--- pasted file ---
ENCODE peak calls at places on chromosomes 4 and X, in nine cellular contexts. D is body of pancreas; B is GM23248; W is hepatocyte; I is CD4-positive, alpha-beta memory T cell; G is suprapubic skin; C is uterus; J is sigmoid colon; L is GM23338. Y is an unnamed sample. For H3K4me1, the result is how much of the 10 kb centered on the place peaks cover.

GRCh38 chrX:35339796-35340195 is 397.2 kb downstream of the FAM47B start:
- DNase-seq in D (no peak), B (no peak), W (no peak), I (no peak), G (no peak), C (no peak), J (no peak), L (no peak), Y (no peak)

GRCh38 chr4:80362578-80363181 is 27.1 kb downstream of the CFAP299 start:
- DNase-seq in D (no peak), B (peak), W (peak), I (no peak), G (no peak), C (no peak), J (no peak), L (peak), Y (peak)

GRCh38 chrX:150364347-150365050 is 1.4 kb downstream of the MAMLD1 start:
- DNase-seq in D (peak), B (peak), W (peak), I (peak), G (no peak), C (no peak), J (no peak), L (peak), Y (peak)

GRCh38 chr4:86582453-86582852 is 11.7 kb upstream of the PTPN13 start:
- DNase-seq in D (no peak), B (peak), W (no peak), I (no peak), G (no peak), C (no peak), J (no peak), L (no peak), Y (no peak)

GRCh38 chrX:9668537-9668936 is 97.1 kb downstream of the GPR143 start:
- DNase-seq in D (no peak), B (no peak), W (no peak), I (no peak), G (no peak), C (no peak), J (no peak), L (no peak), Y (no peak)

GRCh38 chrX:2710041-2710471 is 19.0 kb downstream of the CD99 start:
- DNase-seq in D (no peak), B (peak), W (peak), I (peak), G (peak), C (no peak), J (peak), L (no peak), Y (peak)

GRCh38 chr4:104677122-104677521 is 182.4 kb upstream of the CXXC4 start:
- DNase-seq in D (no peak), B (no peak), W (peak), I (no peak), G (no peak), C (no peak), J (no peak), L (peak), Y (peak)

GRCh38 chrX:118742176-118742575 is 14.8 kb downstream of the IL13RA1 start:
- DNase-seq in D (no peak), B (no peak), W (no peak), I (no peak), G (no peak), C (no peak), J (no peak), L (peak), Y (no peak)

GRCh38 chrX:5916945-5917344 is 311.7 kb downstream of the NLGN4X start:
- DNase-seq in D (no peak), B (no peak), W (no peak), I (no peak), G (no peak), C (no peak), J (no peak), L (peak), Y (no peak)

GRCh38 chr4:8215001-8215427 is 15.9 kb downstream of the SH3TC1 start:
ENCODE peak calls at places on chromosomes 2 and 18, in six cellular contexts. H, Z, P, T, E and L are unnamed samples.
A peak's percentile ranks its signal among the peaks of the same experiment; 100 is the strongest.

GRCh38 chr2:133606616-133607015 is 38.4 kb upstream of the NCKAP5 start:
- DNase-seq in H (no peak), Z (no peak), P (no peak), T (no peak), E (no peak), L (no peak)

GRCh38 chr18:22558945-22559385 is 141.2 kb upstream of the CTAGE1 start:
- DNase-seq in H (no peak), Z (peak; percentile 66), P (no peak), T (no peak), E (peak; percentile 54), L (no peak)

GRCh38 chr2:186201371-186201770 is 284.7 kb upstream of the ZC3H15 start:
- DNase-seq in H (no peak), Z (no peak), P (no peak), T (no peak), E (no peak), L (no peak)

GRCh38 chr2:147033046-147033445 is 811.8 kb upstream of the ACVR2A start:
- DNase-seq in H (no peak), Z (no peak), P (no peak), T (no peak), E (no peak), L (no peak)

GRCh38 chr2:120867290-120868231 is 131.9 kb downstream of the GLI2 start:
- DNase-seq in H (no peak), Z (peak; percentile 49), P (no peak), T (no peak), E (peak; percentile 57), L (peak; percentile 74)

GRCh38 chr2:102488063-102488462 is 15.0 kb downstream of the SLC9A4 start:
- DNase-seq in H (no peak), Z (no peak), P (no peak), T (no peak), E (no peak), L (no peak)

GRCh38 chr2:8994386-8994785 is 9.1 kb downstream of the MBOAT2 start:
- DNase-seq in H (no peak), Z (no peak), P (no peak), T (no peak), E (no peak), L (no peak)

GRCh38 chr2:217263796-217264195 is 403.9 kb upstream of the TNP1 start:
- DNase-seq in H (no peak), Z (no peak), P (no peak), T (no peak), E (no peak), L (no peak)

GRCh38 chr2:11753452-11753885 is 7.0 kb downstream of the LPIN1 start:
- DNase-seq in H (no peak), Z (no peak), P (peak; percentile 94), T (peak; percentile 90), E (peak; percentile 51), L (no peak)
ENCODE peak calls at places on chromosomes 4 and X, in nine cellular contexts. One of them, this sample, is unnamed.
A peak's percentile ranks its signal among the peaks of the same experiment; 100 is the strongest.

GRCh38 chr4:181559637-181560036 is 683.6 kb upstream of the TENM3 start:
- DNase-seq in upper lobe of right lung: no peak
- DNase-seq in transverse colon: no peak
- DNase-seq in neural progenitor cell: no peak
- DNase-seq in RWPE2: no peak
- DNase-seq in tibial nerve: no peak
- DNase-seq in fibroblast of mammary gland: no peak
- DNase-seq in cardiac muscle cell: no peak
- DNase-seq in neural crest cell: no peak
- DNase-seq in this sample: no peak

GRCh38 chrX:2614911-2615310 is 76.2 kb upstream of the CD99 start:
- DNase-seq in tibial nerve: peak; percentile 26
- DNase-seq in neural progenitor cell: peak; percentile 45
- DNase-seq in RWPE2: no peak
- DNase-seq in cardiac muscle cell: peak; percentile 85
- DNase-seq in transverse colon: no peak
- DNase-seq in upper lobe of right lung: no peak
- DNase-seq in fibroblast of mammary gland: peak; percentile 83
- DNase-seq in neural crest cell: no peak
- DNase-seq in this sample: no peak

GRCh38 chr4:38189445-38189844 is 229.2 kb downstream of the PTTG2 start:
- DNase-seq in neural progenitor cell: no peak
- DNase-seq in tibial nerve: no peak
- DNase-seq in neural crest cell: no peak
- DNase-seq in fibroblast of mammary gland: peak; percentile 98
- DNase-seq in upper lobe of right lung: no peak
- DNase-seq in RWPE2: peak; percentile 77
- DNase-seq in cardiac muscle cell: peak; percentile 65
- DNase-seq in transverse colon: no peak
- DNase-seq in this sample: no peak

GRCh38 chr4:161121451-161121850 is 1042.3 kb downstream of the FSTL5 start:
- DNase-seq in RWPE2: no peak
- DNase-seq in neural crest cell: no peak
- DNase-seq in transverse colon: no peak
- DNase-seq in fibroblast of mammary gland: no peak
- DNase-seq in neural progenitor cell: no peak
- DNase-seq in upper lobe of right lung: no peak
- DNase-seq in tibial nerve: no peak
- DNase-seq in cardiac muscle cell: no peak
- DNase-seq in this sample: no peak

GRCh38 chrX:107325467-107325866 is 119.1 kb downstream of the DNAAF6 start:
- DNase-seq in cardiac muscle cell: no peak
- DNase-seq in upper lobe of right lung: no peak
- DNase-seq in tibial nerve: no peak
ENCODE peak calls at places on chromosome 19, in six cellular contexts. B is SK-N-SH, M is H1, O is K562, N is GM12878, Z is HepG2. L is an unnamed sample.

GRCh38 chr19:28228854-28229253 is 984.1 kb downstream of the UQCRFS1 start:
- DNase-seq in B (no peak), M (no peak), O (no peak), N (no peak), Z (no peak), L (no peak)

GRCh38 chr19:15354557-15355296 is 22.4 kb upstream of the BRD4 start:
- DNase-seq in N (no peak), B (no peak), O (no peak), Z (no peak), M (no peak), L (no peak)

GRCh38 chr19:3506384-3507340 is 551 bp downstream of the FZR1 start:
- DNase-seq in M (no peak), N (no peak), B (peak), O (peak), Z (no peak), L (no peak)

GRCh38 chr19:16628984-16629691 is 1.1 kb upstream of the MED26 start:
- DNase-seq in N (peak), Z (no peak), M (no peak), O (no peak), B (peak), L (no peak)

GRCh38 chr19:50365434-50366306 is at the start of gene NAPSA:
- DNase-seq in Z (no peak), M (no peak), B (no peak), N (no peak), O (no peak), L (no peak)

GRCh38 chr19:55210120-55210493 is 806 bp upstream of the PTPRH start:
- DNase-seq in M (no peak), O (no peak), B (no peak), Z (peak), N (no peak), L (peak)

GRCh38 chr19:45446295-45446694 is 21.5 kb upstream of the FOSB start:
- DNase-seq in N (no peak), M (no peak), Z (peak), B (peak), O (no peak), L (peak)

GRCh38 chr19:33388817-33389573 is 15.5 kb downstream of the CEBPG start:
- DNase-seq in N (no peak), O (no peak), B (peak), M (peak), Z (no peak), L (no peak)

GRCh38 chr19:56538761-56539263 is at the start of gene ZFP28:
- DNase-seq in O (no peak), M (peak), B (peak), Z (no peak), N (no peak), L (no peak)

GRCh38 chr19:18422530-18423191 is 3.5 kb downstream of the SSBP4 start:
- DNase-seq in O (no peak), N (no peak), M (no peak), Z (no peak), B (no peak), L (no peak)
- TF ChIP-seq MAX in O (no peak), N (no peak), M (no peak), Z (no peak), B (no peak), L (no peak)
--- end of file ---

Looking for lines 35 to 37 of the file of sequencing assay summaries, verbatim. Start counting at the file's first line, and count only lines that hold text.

GRCh38 chr2:8994386-8994785 is 9.1 kb downstream of the MBOAT2 start:
- DNase-seq in H (no peak), Z (no peak), P (no peak), T (no peak), E (no peak), L (no peak)

GRCh38 chr2:217263796-217264195 is 403.9 kb upstream of the TNP1 start: